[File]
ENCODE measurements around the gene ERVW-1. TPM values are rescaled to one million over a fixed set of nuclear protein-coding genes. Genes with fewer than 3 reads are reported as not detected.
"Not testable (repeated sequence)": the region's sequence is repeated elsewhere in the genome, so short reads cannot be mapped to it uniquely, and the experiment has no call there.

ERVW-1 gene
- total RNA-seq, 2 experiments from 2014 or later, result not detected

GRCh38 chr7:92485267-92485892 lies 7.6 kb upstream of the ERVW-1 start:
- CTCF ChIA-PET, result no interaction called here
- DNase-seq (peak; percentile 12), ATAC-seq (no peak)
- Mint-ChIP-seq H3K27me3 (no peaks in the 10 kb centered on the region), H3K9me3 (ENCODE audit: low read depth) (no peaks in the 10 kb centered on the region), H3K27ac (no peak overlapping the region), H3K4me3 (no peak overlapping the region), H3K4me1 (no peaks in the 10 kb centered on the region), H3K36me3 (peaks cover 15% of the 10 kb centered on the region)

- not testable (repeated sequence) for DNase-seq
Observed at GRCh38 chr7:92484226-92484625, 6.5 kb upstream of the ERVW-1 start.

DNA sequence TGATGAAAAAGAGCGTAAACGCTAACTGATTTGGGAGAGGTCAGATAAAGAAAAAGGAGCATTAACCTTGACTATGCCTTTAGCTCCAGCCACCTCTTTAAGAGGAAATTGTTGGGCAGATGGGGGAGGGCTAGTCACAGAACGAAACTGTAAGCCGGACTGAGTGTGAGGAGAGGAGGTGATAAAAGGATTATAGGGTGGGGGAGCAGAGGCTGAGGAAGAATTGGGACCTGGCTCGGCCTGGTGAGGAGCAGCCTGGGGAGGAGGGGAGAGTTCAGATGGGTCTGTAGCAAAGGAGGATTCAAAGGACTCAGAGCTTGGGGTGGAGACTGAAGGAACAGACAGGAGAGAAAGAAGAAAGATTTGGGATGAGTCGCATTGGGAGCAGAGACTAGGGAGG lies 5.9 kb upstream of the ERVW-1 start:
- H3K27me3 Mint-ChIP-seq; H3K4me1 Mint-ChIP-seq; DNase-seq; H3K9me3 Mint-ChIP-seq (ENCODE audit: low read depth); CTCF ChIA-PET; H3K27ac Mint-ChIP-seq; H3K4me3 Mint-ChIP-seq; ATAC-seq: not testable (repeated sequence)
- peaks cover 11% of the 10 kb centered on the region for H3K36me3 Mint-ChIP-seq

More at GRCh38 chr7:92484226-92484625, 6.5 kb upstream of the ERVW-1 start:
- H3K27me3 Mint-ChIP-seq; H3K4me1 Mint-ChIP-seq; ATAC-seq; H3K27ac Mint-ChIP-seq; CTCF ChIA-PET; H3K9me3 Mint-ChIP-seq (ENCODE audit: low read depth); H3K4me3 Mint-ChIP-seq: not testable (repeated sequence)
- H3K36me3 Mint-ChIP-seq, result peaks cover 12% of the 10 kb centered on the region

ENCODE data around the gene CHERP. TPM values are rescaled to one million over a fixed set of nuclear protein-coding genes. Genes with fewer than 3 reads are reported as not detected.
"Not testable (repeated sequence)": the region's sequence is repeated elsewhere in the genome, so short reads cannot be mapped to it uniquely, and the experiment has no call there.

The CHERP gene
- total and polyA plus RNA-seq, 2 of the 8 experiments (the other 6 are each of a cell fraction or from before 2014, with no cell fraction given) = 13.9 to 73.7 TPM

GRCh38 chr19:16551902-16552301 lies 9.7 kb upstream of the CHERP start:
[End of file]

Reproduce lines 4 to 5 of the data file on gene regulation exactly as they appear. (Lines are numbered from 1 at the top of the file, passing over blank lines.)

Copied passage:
- total RNA-seq, 2 experiments from 2014 or later, result not detected

GRCh38 chr7:92485267-92485892 lies 7.6 kb upstream of the ERVW-1 start: